What Does A Scrum Master do in Daily Scrum?
Many people ask whether a Scrum Master is part of Daily Scrum. We know that the Scrum Guide tells us that Daily Scrum is for the Developers by the Developers. Scrum Master has nothing to do there and if they do attend, it might be a sign of Zombie Scrum.
We often see and hear that facilitation of Daily Scrum is the responsibility of a Scrum Master. Whether it is something that comes up in a discussion or it is written in a job description.
Is it really true though? I strongly disagree with it. However, I do not think that in current remote-work world we can afford to miss opportunities to sync up with the team as Scrum Masters.
Though, the question that I would like to ask here is this: “How can a Scrum Master participate in Daily Scrum without breaking Scrum rules?” Let me give you a few practical tips.
I do not specifically talk about the Daily Scrum itself here, so if you would like to read a comprehensive explanation of what this event is (and what it isn’t), I recommend reading this article by Stephanie Ockerman.
Attending Daily Scrum
As most of us are still working remotely and many of us will continue to do so in the future, we need to be able to adapt to the situation.
Previously, when we worked in the office, I had an opportunity to listen in to the Daily Scrum even if I didn’t attend it just because I was sitting nearby. I also often would have an opportunity to overhear discussions and jump on coaching moments.
However, I can’t do it remotely. That is why I find it quite useful to attend Daily Scrum meetings as an observer. As I say in the video: a fly on the wall.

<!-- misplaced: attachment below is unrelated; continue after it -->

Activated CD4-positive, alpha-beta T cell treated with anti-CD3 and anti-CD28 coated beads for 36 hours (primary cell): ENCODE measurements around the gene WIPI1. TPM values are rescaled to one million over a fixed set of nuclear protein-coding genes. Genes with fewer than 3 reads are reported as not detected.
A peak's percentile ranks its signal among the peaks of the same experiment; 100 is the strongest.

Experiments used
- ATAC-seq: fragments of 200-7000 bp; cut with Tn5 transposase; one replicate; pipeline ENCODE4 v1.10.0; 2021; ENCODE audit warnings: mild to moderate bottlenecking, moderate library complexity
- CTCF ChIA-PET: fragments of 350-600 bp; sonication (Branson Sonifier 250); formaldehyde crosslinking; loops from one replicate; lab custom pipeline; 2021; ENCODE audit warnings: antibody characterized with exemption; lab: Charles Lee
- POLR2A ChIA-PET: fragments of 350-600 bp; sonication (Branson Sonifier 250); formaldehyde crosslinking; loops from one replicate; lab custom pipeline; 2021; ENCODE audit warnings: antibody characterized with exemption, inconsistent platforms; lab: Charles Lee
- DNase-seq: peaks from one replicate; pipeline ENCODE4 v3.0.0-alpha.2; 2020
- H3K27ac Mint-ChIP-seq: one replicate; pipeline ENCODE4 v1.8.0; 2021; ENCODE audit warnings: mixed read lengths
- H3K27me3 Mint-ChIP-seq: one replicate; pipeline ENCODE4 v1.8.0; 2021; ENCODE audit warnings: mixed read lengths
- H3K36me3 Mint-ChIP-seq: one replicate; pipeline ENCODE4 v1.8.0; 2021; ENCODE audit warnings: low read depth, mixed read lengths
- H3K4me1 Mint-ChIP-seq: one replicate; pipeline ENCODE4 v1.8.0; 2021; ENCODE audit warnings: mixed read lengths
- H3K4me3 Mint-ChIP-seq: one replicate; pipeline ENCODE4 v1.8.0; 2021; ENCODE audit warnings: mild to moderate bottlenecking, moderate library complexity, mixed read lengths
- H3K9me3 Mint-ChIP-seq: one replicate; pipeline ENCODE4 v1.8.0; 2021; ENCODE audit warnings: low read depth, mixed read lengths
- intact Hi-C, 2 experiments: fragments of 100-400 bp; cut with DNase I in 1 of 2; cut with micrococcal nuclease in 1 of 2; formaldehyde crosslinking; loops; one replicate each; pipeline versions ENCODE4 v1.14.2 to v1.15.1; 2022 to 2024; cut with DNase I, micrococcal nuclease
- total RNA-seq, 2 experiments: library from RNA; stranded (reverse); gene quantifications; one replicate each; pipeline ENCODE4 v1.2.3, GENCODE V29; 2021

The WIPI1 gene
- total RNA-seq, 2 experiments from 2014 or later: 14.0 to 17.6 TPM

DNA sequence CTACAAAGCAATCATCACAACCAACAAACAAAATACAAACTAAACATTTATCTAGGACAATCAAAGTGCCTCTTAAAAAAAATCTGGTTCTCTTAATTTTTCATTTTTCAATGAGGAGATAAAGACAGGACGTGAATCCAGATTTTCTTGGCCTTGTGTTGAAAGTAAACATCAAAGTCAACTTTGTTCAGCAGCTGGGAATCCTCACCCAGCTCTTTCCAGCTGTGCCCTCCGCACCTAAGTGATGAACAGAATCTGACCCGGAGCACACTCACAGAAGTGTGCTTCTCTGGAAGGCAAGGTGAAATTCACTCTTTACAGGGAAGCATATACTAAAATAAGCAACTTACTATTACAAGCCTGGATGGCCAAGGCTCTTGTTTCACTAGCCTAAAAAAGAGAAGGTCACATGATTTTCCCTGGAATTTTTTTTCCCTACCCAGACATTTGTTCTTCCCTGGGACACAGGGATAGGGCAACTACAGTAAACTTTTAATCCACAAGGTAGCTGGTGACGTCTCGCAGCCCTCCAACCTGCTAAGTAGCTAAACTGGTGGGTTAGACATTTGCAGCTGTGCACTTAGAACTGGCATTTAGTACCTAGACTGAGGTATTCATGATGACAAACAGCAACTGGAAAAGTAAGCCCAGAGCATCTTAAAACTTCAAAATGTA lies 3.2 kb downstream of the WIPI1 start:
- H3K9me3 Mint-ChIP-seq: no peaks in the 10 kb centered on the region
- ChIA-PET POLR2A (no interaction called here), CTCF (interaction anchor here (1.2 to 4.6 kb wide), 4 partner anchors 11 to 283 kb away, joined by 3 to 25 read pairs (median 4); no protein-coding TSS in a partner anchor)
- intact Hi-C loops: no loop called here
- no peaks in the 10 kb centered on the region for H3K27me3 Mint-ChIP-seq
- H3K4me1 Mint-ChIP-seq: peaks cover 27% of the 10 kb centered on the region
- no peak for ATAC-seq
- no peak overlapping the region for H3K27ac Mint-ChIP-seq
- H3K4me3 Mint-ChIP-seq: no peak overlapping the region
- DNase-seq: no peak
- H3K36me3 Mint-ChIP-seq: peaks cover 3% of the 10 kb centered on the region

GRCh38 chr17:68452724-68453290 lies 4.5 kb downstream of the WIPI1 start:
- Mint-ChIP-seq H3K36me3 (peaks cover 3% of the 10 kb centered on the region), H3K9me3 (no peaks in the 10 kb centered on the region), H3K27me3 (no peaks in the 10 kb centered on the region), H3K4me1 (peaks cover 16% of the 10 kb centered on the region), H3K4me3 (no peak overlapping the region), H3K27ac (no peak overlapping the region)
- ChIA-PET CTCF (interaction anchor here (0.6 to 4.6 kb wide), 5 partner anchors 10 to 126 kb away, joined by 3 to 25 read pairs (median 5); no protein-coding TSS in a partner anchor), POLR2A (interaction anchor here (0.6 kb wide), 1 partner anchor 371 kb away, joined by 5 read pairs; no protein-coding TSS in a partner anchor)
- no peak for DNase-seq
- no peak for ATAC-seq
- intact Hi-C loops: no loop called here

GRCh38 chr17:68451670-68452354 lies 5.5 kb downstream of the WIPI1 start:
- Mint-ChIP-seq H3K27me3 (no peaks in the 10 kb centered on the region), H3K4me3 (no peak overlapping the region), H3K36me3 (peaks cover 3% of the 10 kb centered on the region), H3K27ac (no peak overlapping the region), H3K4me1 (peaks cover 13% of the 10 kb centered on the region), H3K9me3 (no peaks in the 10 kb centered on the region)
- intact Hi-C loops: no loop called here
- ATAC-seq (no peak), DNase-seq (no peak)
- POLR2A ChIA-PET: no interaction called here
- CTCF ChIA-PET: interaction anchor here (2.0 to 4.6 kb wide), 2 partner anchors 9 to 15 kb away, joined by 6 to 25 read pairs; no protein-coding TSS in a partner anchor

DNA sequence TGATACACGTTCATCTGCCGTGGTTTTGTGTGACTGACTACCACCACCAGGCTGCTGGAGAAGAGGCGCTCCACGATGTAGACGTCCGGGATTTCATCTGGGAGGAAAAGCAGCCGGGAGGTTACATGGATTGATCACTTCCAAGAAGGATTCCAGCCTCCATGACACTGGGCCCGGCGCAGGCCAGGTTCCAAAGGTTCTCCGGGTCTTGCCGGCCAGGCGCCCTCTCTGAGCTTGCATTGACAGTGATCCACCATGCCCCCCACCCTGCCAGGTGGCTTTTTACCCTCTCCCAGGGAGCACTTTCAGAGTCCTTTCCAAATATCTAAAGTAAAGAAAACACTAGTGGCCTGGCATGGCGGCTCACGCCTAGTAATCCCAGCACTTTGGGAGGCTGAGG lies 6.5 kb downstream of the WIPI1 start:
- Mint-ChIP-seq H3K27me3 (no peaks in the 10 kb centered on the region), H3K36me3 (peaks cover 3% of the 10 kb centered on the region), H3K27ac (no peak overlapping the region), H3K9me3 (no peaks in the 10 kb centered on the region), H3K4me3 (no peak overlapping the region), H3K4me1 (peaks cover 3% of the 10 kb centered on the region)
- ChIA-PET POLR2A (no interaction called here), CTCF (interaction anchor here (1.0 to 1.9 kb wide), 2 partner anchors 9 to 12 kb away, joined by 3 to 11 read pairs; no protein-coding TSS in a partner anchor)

I appreciate it for a couple of reasons:
- If I and others join a bit earlier, we can have an informal chat beforehand and build some connections.
- I can listen in to see if there are impediments, opportunities for collaboration, ongoing challenges, or anything else that might define team’s long-term success.
- I can observe the relationships between team members – something that is so difficult to catch these days.
Letting team to self-organize
While attending can be quite helpful for me, I need to always think about the values and principles of Scrum.
One of the key characteristics of great Scrum Teams is self-management. My presence at the Daily Scrum should not impede this important aspect.
That is why there are a few things I never do in Daily Scrum, such as:
- Call out people’s name to indicate their turn to speak
- Ask the three questions 😅
- Take notes
When a team is very new, I might need to drive some initial conversations, but I quickly step away from this role. The members of the Scrum Team are professionals – they will figure out how to do it better.
My role is to help them understand the purpose of the Daily Scrum and teach them ways to keep it short and to-the-point.
Teaching Scrum is one of the first steps that any Scrum Master should take. It applies to the Daily.
There is the next step: coaching. So how do you actually coach your team and how do you do it in Daily Scrum?
Easy! Ask questions!
The goal is not to interrupt, but to generate insights and ideas. That’s what servant leadership is all about!
I like to take an extra minute after the Daily Scrum is finished to ask a few questions, raise concerns, or use it as a teaching moment.
If you would like to learn more of Scrum Masters’ personal stories and real-life examples, you should check out our community of practice for Scrum Masters. It is a place with lots of exclusive content and an awesome group of people helping organizations around the world succeed with Agile.